An open concept kitchen is considered by many to be the Great Room, but for others, well, their motto might be: what happens in the kitchen stays in the kitchen. Long touted by home improvement shows, magazines and realtors as a must have feature, for some families it runs counter to their needs and lifestyle. What really matters is weighing the pros and cons as they apply to your taste and preferences.
The Open Concept Allure
It seems like everywhere you turn homeowners are busting through walls to open up the kitchen to the family and the dining rooms, all in pursuit of some idealized vision of family life and grand entertaining. In fact, entertaining and keeping an eye on the kids are the top two reasons given for choosing the open concept kitchen design. The concept has been around since the 1990s and its popularity remains strong. Advocates of the approach of integrating kitchens with other living spaces point out that it keeps families in touch, invites guests into the heart of the home, adds a sense of space to modestly sized homes, and eliminates walls that reduce natural light.
A 1990’s open concept kitchen separated from the rest of the house
Non-believers see it differently. Who wants everyone in the kitchen while they’re trying to cook, they query. And how on earth do I whip up a soufflé, babysit and keep my guests entertained all at the same time? Much like perfect sun-dappled lives of Facebook friends, the reality of an open kitchen is usually something altogether different. Where are the dirty pots and pans, you might ask. And the 3-second rule? Forget about it, someone just tweeted the dropped roast.
The Charm of Closed Kitchens
You may be as tidy as the next person, but when it comes to meal prep, all bets are off. Dirty dishes in the sink and food scraps on the counters aren’t too many people’s idea of inviting home décor. The truth is, having a kitchen that is quite separate from the dining and living areas brings along plenty of benefits.
A closed kitchen does not have to mean a claustrophobic one. Besides the obvious advantages of a door that blocks off kitchen messes and cooking odors, the additional wall space means more cabinet storage and room for appliances. Some cooks actually prefer privacy and silence as they prepare that special meal for their guests and, sometimes, too many cooks really do spoil the soup. Moreover, many home chefs derive a great joy from surprising their guests with their latest culinary masterpieces.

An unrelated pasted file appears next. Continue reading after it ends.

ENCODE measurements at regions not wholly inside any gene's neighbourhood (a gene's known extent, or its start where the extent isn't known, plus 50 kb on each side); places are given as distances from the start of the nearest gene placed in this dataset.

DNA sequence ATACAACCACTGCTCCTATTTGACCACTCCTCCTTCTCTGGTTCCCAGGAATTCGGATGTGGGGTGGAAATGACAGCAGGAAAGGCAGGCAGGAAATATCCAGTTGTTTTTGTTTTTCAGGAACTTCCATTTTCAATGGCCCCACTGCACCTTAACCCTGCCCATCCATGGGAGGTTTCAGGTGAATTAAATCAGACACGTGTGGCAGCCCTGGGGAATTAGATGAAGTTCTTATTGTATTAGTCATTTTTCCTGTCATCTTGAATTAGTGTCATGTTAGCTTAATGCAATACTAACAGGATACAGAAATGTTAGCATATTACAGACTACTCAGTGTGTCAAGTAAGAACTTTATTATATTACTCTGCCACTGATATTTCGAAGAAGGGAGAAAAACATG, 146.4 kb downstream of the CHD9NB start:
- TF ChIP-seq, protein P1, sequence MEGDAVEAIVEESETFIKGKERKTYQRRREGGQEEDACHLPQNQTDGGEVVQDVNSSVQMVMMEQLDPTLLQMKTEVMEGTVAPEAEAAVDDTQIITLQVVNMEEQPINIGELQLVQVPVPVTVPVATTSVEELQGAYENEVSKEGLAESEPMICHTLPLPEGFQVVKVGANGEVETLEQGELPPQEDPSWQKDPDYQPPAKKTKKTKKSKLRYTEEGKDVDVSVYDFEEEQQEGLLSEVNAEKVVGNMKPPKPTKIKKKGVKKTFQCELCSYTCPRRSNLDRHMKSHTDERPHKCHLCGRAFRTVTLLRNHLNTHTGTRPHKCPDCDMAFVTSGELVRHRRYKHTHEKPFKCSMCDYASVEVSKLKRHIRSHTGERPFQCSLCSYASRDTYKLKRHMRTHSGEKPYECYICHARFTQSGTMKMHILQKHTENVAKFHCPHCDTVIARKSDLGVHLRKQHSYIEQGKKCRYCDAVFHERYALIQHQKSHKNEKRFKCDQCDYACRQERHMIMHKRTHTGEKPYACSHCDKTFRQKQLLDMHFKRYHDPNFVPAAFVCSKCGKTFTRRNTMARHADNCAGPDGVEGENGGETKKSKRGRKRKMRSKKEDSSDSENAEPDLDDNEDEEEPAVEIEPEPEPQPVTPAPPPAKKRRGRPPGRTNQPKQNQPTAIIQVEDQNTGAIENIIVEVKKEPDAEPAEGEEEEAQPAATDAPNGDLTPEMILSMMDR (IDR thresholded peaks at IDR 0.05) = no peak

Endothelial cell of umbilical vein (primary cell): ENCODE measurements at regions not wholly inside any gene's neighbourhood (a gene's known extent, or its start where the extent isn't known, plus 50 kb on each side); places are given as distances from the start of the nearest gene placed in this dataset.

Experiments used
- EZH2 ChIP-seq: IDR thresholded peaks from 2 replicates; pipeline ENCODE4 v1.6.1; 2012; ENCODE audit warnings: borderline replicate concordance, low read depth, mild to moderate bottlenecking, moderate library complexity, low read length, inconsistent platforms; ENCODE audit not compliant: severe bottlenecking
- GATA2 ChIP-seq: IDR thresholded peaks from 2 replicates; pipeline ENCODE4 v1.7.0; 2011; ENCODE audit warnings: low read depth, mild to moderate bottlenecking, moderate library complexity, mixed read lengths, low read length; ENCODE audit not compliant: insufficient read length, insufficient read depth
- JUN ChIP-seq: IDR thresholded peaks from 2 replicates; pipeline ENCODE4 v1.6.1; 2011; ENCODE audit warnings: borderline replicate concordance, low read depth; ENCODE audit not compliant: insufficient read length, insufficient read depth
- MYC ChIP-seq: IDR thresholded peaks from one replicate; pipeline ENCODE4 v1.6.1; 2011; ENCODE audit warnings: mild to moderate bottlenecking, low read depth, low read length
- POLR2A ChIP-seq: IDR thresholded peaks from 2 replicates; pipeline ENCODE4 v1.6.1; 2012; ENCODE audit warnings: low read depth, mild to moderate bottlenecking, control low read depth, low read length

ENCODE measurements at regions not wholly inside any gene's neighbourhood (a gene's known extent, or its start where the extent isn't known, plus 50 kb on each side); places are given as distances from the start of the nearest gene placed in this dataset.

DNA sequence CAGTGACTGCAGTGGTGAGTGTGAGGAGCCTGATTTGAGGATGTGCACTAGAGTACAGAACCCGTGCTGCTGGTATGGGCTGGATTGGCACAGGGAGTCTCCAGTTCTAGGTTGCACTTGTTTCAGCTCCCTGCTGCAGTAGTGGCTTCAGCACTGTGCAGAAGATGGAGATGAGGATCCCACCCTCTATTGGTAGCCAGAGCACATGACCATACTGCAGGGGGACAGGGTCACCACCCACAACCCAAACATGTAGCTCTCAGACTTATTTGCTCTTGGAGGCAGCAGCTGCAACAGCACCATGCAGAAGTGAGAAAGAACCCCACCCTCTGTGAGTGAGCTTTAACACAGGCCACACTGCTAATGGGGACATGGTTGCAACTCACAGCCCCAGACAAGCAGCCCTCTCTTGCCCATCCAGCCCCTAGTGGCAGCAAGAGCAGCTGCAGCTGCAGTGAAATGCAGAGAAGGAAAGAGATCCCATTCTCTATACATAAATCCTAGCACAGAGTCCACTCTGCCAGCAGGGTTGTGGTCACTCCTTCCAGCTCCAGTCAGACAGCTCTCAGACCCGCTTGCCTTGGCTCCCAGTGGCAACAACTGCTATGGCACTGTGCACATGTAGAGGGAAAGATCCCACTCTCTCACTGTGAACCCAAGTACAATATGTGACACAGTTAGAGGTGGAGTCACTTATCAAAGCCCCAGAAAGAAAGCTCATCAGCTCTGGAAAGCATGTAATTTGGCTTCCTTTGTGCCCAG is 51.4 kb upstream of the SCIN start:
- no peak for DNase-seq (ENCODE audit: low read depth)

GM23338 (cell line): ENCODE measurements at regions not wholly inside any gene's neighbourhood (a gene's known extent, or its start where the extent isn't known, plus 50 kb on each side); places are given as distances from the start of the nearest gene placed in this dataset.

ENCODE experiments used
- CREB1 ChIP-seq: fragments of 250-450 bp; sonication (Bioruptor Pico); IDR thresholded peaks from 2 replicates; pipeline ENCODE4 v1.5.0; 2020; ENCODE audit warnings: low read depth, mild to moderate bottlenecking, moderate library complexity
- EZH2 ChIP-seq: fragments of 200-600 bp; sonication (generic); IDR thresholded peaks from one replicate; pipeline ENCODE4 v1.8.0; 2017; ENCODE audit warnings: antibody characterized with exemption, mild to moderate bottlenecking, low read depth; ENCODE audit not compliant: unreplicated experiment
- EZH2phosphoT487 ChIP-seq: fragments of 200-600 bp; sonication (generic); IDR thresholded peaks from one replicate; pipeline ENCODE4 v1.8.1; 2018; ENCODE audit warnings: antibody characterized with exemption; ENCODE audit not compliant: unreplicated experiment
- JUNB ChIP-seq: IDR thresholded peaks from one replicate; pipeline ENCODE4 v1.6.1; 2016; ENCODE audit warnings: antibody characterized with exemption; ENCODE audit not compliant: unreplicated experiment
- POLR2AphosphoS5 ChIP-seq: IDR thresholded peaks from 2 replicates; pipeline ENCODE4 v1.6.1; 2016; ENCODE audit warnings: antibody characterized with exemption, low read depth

As to the argument that open concept kitchens are more homey and inviting, these photos and homeowner comments give testament to the idea that closed kitchens have a warmth and charm all their own.
How to Choose the Best Layout
If, after weighing the pros and cons of each design, your heart’s set on an open concept kitchen, there are some important things you’ll want to keep in mind:
- Keep views unobstructed. Successful open floor plans are all about spaciousness, so to promote harmony and balance, try to keep the upper cabinets simple and unobtrusive.
- Divide the space wisely. Whether you choose an island, breakfast bar or dining table, make sure the sense of flow is harmonious and well-designed.
- Avoid a cluttered look by keeping open shelving to a minimum. A place to display a pottery collection or library of cookbooks can add interest and warmth, but less is more definitely applies here.
- Color coordination is key and promotes unity and flow. Light colors look fresh and give the illusion of spaciousness, so keep this in mind if you’re working with a smaller space.
At the end of the day, an open concept kitchen can be a fabulous look, but maintaining separate spaces has many benefits that shouldn’t be overlooked. Just be sure to consider your lifestyle and the home’s architectural integrity before busting out the sledgehammer to knock down those walls.
If you’re contemplating a change to your home’s kitchen floor plan, contact us today to schedule an appointment for a free in-home design consultation.